Investors were often told that they were investing money to be loaned with respect to particular properties owned by third parties, that those properties were worth substantially more than the loans against the properties, and that they would have the benefit of a stream of payments from these third parties for high-interest loans, protected by security interests and/or mortgages against such properties. In reality, these statements were lies. Investors’ money was almost never used to make high-interest loans to unrelated, third-party borrowers, there was no stream of payments, Investors’ money was commingled and used for an assortment of expenses, including maintaining a lavish lifestyle for Shapiro and his family, brokers’ commissions, overhead (largely for selling even more notes and units to investors), and payment of principal and interest to existing investors. The money that was used to acquire property (almost always owned by a disguised affiliate) cannot be traced to any specific Investor. These are typical characteristics of Ponzi schemes.
Because the Debtors operated as a Ponzi scheme, obtaining new money from Investors into the Ponzi scheme conferred no net benefit on the Debtors; on the contrary, each new investment was a net negative. Money was siphoned off to pay the expenses described above, so that the Debtors actually received only a fraction of the investment dollars. New money also perpetuated the Ponzi scheme, enabling the Debtors to return fictitious profits to early Investors; in the absence of new investment, the house of cards would fall (as it eventually did). At the same time, each investment created an obligation to return to the defrauded Investor 100% of the investment, such that each new investment increased the Debtors’ liabilities and ultimately left them unable to satisfy their aggregate liabilities.
Defendant invested with the Debtors through the purchase of notes and/or units and received principal and interest payments from the Debtors with respect to the investment. Defendant invested in notes and/or units with the Debtors and was paid in full for all investments prior to the Petition Date, including interest, and is thus a "Net Winner."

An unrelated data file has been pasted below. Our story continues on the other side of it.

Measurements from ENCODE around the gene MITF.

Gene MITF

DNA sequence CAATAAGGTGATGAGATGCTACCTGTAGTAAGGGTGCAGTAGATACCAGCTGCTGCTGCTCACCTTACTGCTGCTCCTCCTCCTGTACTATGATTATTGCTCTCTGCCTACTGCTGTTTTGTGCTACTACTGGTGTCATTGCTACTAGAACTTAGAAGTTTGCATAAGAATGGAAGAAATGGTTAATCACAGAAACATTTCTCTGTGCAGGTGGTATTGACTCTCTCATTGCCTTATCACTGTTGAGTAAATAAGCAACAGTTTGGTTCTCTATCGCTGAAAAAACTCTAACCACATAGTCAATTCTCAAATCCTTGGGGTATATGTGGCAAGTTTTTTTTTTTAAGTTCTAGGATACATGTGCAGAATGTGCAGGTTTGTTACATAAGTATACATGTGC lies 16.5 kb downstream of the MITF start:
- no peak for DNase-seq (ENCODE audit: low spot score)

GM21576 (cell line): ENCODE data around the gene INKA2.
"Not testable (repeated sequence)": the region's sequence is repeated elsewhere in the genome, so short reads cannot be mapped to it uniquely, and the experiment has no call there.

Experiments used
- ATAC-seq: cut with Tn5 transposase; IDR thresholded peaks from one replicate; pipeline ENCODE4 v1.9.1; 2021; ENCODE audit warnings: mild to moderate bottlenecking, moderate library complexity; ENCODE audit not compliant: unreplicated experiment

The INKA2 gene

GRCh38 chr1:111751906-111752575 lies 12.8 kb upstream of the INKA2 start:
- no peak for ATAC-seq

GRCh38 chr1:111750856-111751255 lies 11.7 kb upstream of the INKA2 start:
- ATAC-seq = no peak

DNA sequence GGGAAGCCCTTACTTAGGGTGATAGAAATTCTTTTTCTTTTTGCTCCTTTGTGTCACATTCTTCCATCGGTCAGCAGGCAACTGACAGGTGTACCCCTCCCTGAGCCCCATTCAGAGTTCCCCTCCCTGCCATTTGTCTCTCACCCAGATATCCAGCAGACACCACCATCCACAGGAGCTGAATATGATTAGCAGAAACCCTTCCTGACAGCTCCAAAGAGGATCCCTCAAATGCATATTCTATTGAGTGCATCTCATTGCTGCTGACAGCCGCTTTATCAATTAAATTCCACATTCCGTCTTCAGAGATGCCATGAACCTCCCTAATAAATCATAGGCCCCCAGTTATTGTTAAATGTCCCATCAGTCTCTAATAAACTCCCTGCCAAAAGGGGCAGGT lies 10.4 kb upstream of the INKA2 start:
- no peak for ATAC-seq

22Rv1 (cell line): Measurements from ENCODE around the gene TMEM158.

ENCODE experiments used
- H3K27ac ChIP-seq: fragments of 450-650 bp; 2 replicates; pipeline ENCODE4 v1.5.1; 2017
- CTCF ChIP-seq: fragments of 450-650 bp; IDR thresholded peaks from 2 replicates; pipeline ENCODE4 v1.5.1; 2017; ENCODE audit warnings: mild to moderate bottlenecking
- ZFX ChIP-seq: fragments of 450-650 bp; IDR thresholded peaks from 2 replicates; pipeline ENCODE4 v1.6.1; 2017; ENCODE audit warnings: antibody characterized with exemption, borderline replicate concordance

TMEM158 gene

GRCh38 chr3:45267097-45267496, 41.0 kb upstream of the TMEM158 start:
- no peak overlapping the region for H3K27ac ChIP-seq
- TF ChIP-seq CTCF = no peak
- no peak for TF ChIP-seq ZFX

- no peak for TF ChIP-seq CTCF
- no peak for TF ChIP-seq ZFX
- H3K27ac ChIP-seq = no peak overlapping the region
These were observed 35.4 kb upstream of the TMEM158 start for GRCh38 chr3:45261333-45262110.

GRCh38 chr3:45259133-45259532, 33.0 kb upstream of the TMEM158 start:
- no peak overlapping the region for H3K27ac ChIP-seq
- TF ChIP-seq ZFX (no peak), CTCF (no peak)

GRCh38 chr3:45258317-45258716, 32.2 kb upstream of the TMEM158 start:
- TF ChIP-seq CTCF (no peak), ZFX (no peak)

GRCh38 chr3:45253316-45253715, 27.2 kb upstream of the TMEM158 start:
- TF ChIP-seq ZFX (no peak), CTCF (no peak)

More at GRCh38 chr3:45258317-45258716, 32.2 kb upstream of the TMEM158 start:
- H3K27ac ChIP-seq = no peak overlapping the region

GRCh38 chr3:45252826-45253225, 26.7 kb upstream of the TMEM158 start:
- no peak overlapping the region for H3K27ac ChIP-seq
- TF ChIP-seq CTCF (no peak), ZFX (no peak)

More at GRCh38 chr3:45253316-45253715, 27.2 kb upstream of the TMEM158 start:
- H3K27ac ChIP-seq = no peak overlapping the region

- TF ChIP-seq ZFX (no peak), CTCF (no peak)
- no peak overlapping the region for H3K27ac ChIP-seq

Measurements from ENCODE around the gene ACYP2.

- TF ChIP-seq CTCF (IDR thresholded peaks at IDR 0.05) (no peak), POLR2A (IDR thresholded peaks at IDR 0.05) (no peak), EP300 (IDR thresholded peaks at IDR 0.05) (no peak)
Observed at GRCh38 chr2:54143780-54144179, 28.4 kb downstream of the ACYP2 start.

The United States Bankruptcy Code provides many affirmative defenses to preference actions, contained within Section 547(c). For example, the most common defenses that may be available to a Defendant under Section 547(c) may include:
• the transfer was a contemporaneous exchange for new value given to the debtor (i.e., the debtor received something of value in exchange for the transfer); 11 U.S.C. §547(c)(1);
• after such transfer, Defendant gave new value to or for the benefit of the debtor (i.e., the Defendant extended additional credit to the Debtor after receiving the transfer) 11 U.S.C. §547(c)(4); or
• the transfer was in payment of a debt incurred by the debtor in the ordinary course of business or financial affairs of the debtor and the recipient (i.e., Defendant made the transfer under ordinary business terms). 11 U.S.C. §547(c)(2).For more information, see our pages on Preference Defense Litigation: http://www.tobialaw.com/delaware-preference-defense-lawyer.html and Fraudulent Transfer Defense Litigation: https://www.tobialaw.com/defense-of-fraudulent-transfer-actions.html